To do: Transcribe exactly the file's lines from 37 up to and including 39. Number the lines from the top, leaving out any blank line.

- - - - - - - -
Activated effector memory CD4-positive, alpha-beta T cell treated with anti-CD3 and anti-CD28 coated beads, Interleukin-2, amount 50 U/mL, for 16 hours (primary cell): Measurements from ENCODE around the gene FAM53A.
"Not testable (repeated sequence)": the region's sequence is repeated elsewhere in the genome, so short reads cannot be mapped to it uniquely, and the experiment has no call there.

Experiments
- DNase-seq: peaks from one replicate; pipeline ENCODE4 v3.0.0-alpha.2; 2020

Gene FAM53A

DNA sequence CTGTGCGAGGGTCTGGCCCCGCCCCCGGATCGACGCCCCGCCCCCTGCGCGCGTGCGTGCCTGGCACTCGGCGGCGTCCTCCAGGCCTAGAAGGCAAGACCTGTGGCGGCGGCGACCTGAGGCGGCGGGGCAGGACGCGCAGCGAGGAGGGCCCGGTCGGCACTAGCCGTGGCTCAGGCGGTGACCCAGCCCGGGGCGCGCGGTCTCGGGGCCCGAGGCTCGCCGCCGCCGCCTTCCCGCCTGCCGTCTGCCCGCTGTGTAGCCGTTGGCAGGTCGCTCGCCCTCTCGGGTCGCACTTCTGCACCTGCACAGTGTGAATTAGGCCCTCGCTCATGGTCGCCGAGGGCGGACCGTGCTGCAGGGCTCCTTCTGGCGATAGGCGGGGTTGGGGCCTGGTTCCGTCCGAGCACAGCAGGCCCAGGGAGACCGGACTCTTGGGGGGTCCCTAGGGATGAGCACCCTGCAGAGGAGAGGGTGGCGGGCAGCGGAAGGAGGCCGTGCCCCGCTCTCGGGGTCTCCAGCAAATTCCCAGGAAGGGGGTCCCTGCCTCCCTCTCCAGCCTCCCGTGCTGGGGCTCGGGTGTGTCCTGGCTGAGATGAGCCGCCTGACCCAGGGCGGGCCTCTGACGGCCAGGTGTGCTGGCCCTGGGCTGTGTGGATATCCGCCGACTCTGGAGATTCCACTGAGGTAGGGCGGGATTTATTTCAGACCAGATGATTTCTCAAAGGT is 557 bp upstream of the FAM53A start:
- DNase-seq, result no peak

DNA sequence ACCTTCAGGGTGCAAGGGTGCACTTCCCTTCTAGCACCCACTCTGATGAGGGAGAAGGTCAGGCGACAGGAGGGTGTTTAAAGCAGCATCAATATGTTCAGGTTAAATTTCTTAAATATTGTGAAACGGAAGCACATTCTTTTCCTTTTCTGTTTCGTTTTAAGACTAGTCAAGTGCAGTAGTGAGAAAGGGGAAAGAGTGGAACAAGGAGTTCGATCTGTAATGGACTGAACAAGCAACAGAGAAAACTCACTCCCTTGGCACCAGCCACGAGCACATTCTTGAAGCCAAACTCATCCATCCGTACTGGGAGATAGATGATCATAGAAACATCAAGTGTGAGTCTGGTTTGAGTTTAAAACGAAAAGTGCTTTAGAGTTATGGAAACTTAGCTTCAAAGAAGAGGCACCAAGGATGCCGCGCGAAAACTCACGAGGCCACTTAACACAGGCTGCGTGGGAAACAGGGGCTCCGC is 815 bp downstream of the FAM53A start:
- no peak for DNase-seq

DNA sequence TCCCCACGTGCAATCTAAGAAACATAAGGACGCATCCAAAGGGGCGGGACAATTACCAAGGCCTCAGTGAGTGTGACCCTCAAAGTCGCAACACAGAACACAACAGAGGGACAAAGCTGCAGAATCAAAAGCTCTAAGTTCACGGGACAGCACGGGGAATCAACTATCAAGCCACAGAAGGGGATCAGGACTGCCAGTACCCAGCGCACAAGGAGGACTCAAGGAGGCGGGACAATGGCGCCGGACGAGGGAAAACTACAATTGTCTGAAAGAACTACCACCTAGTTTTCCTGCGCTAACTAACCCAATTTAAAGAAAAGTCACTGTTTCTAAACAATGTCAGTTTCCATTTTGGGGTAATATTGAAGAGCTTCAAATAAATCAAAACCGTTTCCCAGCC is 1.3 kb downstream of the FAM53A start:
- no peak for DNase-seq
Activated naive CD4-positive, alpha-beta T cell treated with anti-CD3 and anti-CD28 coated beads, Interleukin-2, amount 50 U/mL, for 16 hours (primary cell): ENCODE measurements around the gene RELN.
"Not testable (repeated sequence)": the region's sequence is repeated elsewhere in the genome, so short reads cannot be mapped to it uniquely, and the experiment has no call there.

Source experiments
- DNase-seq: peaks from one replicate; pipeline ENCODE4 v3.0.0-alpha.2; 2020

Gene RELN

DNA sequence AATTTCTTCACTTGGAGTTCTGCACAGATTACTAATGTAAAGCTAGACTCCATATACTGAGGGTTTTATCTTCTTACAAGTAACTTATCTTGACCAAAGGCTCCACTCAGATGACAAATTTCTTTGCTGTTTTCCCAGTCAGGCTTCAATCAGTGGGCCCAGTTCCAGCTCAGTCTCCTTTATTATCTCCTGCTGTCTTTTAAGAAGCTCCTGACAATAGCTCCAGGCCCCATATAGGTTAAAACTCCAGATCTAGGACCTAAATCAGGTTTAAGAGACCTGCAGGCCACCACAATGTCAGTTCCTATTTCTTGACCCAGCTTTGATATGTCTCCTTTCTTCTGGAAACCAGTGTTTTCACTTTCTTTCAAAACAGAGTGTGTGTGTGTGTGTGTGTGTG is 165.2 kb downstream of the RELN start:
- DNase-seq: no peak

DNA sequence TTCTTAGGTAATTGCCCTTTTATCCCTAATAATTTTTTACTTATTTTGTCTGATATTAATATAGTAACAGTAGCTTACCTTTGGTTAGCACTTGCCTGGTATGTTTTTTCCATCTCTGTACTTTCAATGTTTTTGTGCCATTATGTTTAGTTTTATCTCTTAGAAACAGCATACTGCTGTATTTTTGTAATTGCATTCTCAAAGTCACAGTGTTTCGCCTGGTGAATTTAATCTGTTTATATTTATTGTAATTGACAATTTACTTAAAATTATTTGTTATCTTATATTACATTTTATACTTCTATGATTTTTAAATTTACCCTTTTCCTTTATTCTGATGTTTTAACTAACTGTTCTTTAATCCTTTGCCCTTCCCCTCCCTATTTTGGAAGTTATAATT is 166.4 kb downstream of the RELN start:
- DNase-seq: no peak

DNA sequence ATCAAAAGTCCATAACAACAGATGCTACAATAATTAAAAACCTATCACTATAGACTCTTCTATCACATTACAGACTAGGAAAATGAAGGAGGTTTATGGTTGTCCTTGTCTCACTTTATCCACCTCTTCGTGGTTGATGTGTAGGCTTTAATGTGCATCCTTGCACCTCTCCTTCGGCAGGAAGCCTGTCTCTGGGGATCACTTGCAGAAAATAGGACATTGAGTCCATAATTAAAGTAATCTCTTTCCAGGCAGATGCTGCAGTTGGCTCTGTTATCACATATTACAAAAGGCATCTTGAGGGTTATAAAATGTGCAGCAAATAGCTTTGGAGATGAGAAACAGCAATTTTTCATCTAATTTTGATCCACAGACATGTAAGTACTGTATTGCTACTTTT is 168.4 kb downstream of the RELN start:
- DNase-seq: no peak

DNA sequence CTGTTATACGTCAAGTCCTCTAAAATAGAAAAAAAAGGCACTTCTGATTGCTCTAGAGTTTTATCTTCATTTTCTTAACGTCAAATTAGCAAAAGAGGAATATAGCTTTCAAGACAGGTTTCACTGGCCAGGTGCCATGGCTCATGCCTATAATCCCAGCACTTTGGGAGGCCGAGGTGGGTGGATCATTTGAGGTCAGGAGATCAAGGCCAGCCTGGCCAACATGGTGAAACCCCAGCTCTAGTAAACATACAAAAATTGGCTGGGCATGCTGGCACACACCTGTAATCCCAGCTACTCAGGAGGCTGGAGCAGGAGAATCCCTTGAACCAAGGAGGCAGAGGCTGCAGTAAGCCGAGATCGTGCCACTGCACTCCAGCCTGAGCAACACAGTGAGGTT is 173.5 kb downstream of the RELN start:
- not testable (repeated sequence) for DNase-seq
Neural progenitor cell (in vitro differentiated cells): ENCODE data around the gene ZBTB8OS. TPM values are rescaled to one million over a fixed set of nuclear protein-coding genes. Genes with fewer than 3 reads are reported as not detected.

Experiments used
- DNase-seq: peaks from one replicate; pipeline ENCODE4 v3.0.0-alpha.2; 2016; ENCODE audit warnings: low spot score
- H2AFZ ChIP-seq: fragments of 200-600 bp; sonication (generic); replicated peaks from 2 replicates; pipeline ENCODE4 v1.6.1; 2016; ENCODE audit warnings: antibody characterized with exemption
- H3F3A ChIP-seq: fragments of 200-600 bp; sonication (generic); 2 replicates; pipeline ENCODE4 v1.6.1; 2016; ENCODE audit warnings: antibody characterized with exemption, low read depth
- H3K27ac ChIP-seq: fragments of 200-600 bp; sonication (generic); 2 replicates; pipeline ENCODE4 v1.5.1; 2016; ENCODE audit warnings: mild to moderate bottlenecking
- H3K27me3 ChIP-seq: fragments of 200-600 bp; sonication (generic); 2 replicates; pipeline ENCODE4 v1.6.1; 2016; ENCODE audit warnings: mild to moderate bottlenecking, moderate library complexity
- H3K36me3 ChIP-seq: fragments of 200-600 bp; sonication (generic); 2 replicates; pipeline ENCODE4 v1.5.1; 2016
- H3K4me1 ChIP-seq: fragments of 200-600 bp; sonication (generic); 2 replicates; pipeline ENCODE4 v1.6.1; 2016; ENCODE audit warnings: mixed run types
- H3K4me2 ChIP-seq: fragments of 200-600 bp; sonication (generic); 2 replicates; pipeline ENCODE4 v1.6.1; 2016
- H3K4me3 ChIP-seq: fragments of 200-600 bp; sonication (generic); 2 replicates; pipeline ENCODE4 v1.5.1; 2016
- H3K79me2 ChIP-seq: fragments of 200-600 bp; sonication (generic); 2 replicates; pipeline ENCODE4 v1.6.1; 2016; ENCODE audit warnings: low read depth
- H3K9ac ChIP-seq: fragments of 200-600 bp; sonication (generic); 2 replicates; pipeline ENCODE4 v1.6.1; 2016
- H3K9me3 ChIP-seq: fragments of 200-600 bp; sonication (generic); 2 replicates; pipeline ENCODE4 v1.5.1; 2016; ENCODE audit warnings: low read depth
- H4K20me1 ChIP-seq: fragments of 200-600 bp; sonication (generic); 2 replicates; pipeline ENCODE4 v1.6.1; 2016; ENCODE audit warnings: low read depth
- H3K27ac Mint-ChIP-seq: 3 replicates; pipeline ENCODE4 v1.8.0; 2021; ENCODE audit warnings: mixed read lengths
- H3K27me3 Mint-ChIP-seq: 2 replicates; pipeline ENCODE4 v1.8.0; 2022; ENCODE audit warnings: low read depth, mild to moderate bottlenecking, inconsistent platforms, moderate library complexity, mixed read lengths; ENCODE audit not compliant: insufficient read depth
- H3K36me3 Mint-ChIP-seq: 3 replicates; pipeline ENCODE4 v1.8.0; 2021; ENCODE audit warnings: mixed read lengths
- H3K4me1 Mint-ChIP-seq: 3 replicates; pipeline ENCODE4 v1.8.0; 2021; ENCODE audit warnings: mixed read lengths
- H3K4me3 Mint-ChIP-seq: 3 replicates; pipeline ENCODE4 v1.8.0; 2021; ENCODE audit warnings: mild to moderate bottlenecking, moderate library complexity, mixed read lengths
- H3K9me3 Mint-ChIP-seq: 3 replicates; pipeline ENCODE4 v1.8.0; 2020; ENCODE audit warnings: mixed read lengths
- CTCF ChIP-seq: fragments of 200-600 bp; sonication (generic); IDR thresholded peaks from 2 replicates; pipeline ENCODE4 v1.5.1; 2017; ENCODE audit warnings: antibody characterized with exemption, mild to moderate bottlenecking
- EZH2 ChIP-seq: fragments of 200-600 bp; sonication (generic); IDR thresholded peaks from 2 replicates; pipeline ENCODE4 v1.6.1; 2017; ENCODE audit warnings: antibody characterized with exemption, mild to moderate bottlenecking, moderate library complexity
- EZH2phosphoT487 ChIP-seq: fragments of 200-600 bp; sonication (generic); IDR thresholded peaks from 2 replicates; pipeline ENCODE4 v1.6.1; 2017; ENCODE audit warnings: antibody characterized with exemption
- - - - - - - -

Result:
- H3K9ac ChIP-seq: fragments of 200-600 bp; sonication (generic); 2 replicates; pipeline ENCODE4 v1.6.1; 2016
- H3K9me3 ChIP-seq: fragments of 200-600 bp; sonication (generic); 2 replicates; pipeline ENCODE4 v1.5.1; 2016; ENCODE audit warnings: low read depth
- H4K20me1 ChIP-seq: fragments of 200-600 bp; sonication (generic); 2 replicates; pipeline ENCODE4 v1.6.1; 2016; ENCODE audit warnings: low read depth